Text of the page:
Extremely impressive from a technical standpoint yet behind the times from a first-person-shooter design standpoint: This is the dichotomy that is Doom 3, the long-awaited sequel from well-known Texas-based developer id Software. Less than a year after it exploded onto the PC in the dead of summer, the game is now available for the Xbox, boasting a new two-player cooperative mode that really helps round out the experience, and which probably should have been in the PC version to begin with. Perhaps more importantly, those amazing good looks survived the translation to the Xbox well intact--along with pretty much everything else. And what that means is when you look past the spectacular appearance, you'll still find a conventional, derivative shooter. Some might interpret this straightforwardness as being deliberately "old-school," especially since Doom 3 is packed with direct references to its classic predecessors. However, Doom 3's old-fashioned gameplay mechanics and level design are very much at odds with its cutting-edge, ultrarealistic looks. Yet the quality of the presentation truly is remarkable--enough so that it overwhelms Doom 3's occasional problems.
There's no debating one thing about Doom 3: It looks absolutely, positively phenomenal.
In Doom 3, you play as a nameless, voiceless 22nd-century space marine called by the Union Aerospace Corporation to its Mars research facility, which is beset with mysterious problems. These "problems" are the forces of hell, to be exact. All alone or with an ally in the new co-op mode, you'll end up fighting back legions of hellspawn using weapons like shotguns, machine guns, and rocket launchers. Beware of one thing about co-op mode, though: You can choose to start a co-op session on any of the campaign levels. So if you haven't already played through the campaign solo, you could very easily give in to temptation and spoil it for yourself in co-op.
In terms of content, the co-op campaign is basically similar to the solo campaign, though there are additional enemies and power-ups to give two players their fills. And, in a decidedly caring touch, some of the dialogue is changed to reflect there being two marines trying to thwart evil, instead of just one. You'll notice a few other twists, such as doors that can only be opened when both players are present, and how a lot of the peripheral story stuff is stripped out to keep the game moving along. The gameplay is more fun in co-op than it is in solo (particularly if you toggle on friendly fire), even though it's functionally identical and easy as hell. Whenever you get killed, you just pop right back into the level and can run over to wherever you died and grab a backpack with all your weapons in it. Yet having a friend (or even a stranger) along for the ride will naturally make the journey more interesting, and having to pick off targets in narrow corridors while staying out of your buddy's way--and not mistaking him for a threat in all those dark shadows--adds a much-needed bit of depth to the action, not to mention an appreciable chunk of value to the entire package. Fans of the PC version might not be able to justify paying full price just to play Doom 3 again in co-op, but yes, it would be well worth their while to check this out.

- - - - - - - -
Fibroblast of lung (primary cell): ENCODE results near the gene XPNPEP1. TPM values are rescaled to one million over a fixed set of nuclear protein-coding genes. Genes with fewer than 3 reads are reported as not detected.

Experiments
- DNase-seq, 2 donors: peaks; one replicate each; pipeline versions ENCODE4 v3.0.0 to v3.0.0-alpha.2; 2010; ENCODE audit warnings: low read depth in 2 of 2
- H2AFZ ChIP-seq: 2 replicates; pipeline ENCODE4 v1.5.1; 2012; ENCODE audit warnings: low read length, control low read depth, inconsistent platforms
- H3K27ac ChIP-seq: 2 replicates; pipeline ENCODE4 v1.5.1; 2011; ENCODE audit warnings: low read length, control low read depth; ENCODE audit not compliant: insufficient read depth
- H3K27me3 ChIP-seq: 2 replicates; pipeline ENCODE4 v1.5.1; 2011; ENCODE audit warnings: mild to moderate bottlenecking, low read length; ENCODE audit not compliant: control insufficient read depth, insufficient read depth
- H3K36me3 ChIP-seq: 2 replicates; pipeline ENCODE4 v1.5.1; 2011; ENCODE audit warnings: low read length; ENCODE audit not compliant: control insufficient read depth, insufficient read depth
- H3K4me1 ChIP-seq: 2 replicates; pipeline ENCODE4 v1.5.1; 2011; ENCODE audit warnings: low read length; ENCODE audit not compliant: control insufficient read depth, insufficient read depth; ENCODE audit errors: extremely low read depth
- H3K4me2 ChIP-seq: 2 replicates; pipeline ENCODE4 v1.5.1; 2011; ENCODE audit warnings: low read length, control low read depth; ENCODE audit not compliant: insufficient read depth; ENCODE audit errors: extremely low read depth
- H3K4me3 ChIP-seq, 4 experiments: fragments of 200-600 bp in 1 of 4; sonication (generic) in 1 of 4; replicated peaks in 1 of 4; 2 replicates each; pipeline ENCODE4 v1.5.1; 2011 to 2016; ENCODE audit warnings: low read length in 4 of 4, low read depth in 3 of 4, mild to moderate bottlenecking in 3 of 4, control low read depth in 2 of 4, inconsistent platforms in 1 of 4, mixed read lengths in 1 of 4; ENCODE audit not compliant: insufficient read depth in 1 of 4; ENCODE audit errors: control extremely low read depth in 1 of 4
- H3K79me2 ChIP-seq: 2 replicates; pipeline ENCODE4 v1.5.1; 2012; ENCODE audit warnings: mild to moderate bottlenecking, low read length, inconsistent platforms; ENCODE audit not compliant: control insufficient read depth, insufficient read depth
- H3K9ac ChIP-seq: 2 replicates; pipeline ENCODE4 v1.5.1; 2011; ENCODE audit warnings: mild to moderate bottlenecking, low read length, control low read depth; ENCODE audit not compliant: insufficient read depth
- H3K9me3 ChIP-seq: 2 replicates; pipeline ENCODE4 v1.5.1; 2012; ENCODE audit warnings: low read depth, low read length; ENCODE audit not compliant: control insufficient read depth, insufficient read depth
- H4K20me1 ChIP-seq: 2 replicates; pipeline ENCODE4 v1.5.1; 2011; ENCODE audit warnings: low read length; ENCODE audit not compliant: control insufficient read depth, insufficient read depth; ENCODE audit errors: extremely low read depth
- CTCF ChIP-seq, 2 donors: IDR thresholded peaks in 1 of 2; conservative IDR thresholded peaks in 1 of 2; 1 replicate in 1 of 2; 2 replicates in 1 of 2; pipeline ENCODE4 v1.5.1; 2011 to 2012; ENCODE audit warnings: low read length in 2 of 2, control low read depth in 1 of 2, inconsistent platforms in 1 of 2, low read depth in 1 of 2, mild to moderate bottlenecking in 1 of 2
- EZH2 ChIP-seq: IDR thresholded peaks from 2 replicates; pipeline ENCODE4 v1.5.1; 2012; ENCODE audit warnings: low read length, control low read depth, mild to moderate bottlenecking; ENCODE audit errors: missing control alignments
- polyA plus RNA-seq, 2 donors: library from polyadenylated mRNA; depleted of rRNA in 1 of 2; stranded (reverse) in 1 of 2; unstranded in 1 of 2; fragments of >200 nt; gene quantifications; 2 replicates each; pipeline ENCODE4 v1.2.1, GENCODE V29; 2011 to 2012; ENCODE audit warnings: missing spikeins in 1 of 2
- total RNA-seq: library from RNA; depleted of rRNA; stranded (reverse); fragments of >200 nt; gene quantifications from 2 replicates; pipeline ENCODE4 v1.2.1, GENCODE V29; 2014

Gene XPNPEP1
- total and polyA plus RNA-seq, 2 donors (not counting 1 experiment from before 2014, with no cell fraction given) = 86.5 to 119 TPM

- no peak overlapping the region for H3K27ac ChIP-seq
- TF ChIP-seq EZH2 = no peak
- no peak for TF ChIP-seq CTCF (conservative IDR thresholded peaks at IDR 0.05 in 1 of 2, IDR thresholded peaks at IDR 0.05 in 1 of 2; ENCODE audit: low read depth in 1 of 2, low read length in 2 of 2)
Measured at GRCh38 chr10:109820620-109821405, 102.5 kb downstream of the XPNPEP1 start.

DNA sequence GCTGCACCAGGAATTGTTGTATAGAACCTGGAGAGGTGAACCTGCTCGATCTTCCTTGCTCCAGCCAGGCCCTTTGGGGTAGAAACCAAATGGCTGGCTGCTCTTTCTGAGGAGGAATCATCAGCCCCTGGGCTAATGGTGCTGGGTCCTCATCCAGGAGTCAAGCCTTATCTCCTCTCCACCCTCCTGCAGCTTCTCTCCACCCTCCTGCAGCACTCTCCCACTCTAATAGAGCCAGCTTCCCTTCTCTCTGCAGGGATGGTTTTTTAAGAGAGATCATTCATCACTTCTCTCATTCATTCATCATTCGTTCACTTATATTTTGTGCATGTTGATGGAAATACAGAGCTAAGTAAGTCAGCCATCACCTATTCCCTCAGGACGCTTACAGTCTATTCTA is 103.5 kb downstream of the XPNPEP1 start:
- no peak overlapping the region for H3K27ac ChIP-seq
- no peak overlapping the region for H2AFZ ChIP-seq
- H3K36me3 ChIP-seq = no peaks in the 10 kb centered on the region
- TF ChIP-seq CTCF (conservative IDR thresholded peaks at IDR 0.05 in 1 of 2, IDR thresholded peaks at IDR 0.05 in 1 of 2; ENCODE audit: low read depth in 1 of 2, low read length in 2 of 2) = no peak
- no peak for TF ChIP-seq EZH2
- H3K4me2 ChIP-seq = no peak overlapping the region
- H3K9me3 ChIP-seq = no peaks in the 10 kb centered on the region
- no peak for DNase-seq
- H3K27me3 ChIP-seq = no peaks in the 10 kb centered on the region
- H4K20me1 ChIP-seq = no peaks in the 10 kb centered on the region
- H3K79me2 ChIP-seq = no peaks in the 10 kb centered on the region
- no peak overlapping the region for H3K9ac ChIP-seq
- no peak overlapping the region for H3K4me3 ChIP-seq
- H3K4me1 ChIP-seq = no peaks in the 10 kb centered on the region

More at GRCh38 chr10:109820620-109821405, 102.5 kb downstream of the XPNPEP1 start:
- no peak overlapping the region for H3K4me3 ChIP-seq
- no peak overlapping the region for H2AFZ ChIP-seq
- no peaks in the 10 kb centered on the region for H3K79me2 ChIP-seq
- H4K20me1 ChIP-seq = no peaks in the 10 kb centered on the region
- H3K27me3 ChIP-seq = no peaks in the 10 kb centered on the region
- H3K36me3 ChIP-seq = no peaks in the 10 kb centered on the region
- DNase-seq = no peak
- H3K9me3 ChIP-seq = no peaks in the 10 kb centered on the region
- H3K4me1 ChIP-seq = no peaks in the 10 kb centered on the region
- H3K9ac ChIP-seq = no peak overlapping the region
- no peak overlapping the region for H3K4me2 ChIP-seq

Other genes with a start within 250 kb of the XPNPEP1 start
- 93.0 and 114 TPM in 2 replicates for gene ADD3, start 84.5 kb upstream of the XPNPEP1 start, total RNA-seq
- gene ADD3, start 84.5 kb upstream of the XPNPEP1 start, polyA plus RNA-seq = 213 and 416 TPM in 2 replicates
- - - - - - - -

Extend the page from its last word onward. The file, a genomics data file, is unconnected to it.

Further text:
While we're talking money, for an extra $10, the collector's edition of Doom 3 offers faithful ports of 1995's The Ultimate Doom and 1994's Doom II, classic first-person shooters each featuring support for split-screen co-op and deathmatch modes for up to four players. These collectively contain dozens and dozens of hours of old-but-good gameplay...plus better weapon sounds and tougher enemies than the wimpy Doom 3 equivalents, as far as we're concerned. Most collector's editions of games yield minimal benefits, but you won't regret springing for this one.
As in the classic Doom games, your foes in Doom 3 are liable to strike at any time, often just as you round a corner, grab a much-needed power-up, or set foot in a new area. So, while your enemies will materialize without notice and may occasionally startle you as they leap from the darkness, Doom 3 cannot easily be described as scary or suspenseful. On the contrary, it's quite predictable, and it more or less just goes through the same types of paces that you've probably gone through before in any number of other similar games. Of course, the quality of this game's presentation makes the experience unique in its own right. Like some blockbuster big-budget popcorn flick, what the game lacks in substance or originality, it more than makes up for with sheer "wow" factor.
Over the course of the game, you'll fight your way through a series of linear levels filled with locked doors, and you'll gradually find new weapons and occasionally meet new types of monsters. Early on, your apparent goal is to meet up with your squad, but as you might expect, you'll never actually get to fight alongside any human forces (unless you're playing in co-op). Despite the game's cinematic trappings, it follows a formula that generally lacks drama and tension. Occasionally, the game presents to you a shocking or surprising scene, such as a hallucination or some hellish, otherworldly image. These moments are effective but are too few and far between in the context of a shooter that's of above-average length, clocking in somewhere between 15 and 20 hours. Fortunately, the campaign definitely picks up during the last several hours, once you finally reach (and keep going past) the point where you confront the enemy on its own turf. Getting to that point may be your primary motivation for trudging through some of the repetitive middle portions of the game, though.